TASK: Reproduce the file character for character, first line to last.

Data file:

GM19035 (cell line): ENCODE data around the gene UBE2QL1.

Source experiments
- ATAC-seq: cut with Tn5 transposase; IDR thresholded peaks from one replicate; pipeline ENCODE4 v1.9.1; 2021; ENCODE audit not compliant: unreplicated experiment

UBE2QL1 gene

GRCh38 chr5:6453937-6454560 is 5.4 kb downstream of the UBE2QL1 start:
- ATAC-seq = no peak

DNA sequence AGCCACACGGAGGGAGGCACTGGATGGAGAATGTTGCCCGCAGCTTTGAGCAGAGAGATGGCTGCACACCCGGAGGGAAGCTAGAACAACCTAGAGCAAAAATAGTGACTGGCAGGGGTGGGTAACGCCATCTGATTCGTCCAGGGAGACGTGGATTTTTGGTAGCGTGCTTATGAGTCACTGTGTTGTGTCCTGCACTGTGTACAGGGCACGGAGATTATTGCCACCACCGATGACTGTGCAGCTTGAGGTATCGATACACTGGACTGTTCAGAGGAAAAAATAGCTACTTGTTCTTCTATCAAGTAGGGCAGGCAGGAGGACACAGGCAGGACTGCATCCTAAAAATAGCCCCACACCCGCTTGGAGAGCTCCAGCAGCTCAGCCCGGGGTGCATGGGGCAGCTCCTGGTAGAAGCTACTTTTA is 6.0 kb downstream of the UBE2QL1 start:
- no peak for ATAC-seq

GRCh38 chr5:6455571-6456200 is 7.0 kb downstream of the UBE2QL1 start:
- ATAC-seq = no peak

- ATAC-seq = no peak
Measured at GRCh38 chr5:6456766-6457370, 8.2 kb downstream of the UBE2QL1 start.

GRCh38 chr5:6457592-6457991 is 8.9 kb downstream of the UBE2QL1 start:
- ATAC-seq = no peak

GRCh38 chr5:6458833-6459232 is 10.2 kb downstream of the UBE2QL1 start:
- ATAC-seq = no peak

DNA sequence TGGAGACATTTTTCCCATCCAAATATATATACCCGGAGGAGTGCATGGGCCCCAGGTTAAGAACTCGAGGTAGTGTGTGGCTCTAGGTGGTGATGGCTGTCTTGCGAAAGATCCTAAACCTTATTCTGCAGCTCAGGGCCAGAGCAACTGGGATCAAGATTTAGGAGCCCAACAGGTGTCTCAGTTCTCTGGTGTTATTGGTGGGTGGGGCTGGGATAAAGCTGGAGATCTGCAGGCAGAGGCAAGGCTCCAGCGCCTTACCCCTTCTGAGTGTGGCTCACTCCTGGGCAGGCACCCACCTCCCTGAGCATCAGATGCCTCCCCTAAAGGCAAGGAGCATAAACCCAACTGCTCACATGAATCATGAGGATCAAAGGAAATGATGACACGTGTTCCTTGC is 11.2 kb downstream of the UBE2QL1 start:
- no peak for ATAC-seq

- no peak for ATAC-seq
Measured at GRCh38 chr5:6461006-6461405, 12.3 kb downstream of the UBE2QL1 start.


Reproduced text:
GM19035 (cell line): ENCODE data around the gene UBE2QL1.

Source experiments
- ATAC-seq: cut with Tn5 transposase; IDR thresholded peaks from one replicate; pipeline ENCODE4 v1.9.1; 2021; ENCODE audit not compliant: unreplicated experiment

UBE2QL1 gene

GRCh38 chr5:6453937-6454560 is 5.4 kb downstream of the UBE2QL1 start:
- ATAC-seq = no peak

DNA sequence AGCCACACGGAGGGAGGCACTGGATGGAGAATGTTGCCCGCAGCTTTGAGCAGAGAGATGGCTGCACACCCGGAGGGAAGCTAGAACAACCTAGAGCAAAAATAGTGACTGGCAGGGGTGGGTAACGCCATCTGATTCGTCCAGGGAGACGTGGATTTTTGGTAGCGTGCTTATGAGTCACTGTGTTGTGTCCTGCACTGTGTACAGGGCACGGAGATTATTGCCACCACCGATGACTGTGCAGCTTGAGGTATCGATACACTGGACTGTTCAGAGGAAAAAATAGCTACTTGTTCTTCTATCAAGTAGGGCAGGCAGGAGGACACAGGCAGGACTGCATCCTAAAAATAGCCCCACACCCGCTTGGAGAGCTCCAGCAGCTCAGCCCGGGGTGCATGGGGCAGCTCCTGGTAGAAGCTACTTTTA is 6.0 kb downstream of the UBE2QL1 start:
- no peak for ATAC-seq

GRCh38 chr5:6455571-6456200 is 7.0 kb downstream of the UBE2QL1 start:
- ATAC-seq = no peak

- ATAC-seq = no peak
Measured at GRCh38 chr5:6456766-6457370, 8.2 kb downstream of the UBE2QL1 start.

GRCh38 chr5:6457592-6457991 is 8.9 kb downstream of the UBE2QL1 start:
- ATAC-seq = no peak

GRCh38 chr5:6458833-6459232 is 10.2 kb downstream of the UBE2QL1 start:
- ATAC-seq = no peak

DNA sequence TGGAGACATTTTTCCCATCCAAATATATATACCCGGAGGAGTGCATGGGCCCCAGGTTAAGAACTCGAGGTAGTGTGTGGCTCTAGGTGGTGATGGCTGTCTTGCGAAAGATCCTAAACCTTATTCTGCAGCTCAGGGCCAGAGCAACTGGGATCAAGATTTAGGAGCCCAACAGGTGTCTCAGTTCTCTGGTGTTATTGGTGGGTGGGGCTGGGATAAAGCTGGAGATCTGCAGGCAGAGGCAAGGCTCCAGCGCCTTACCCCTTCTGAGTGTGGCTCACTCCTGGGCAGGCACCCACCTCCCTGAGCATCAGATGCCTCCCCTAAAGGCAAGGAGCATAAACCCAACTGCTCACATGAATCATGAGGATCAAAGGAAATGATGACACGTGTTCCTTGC is 11.2 kb downstream of the UBE2QL1 start:
- no peak for ATAC-seq

- no peak for ATAC-seq
Measured at GRCh38 chr5:6461006-6461405, 12.3 kb downstream of the UBE2QL1 start.